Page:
Topics in Tax: Strategic Business & Tax Planning

B736 is taught by D. Greene, Rego

This course explores how and why taxation (primarily income taxation) affects business decisions. For students considering a career in tax , this course should be beneficial because it takes the perspective of the business decision-maker, not the tax professional. Thus, it will provide you with a broader perspective than is typical in a tax course. In fact, the course is designed primarily for a non-tax professional, i.e., someone that needs to understand how to incorporate tax planning into their decision-making. This course is recommended for law students that are interested in transactional planning (e.g., mergers and acquisitions), as well as those that would like to have a well-rounded understanding of business law. This course is only offered in the second 7-weeks of the fall semester and will meet twice a week at the Kelley School of Business and according to the Kelley School calendar.

After completing this course students should be able to:

1. Distinguish between basic tax planning strategies.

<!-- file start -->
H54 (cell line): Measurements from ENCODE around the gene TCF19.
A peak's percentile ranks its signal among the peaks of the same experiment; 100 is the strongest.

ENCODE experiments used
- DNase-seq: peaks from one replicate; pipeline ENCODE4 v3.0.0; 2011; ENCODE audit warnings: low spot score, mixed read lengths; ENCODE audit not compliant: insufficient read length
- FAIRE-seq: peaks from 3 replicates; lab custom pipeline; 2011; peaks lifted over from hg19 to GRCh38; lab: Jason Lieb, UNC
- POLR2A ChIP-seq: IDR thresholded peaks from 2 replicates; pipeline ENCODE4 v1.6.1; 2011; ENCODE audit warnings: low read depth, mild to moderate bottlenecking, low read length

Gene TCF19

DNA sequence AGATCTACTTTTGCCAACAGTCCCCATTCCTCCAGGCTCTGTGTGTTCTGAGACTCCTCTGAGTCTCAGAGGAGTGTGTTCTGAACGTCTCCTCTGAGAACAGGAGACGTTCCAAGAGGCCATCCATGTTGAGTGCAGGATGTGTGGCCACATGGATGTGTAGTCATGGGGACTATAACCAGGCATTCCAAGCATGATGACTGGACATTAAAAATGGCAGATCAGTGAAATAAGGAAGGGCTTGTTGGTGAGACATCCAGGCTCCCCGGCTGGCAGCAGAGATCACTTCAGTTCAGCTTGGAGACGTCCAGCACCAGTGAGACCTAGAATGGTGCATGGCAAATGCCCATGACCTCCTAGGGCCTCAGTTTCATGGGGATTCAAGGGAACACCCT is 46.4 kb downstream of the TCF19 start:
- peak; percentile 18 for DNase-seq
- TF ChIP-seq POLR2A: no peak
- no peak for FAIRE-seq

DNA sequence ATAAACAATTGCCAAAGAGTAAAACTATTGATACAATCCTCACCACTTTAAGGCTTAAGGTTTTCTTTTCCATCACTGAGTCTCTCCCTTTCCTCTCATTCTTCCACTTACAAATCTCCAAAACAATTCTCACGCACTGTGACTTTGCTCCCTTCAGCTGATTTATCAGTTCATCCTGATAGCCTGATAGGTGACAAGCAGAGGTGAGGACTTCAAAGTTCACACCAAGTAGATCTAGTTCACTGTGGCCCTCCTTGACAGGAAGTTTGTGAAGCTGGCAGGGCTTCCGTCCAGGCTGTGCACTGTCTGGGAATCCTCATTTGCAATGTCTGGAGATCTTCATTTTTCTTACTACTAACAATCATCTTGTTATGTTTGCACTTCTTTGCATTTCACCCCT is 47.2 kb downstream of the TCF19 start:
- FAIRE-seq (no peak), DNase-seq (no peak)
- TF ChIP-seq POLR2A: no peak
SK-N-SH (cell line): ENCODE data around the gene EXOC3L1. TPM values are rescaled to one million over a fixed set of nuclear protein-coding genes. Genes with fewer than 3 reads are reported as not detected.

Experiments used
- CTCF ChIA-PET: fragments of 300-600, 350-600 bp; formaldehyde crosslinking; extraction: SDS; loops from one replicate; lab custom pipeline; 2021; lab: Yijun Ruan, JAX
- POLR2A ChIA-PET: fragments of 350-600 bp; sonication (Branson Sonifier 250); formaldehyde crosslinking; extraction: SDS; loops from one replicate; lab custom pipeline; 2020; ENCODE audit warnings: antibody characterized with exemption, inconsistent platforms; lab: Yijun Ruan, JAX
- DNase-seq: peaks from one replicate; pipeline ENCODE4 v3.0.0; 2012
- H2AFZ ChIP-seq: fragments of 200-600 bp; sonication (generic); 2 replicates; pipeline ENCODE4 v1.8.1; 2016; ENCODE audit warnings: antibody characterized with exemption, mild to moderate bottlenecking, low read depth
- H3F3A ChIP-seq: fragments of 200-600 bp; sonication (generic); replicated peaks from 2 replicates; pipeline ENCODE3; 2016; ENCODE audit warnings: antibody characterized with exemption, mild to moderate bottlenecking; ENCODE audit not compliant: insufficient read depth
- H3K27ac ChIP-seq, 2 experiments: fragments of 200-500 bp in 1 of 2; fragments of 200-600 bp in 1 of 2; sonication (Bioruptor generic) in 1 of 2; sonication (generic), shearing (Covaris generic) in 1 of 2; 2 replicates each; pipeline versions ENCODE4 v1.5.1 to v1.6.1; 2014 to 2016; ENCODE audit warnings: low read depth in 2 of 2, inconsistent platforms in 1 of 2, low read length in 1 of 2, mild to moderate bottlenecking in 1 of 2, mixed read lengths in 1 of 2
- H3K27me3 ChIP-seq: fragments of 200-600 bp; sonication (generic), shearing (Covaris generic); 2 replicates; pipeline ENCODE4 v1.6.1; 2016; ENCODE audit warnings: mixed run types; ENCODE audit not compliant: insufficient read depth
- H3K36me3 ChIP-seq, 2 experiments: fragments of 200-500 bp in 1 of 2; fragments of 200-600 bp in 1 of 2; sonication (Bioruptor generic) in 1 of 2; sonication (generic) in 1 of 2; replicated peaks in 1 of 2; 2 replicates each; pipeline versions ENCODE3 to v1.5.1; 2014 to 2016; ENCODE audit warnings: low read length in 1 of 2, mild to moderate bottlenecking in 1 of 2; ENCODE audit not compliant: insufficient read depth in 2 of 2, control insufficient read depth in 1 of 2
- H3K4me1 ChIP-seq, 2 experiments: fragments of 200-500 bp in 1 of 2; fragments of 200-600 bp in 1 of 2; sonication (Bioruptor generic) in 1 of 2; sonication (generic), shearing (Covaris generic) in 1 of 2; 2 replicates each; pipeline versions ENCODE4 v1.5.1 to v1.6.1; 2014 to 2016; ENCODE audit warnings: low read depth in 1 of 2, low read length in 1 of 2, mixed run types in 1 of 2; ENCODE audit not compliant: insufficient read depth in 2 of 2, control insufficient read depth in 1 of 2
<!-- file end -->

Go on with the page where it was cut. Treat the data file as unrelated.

2. Understand and anticipate how taxes affect asset prices.

3. Recognize that tax issues affect business outcomes (and thus should influence business decisions) including decisions related to:

a. Investment decisions (e.g., tax rates and investment horizon).

b. Organizational structure (e.g. corporation vs. partnership).

c. Financing the business (e.g. debt vs. equity).

d. Mergers and acquisitions (e.g., taxable vs. tax-free).

e. Employee compensation (e.g., cash vs. stock-based compensation).

4. Understand the difference between marginal tax rates and effective tax rates and know how/when to use both concepts.

5. Incorporate tax issues into financial decision-making, including but not limited to:

a. Tax rate changes.

b. Tax rate differentials across different

i. Types of income (e.g., capital gains vs. ordinary income).

ii. Types of activities (e.g., business vs. investment).

iii. Types of entities (e.g., corporation vs. pass-through).

c. Deferral/acceleration of revenue and expense.

d. Net operating losses.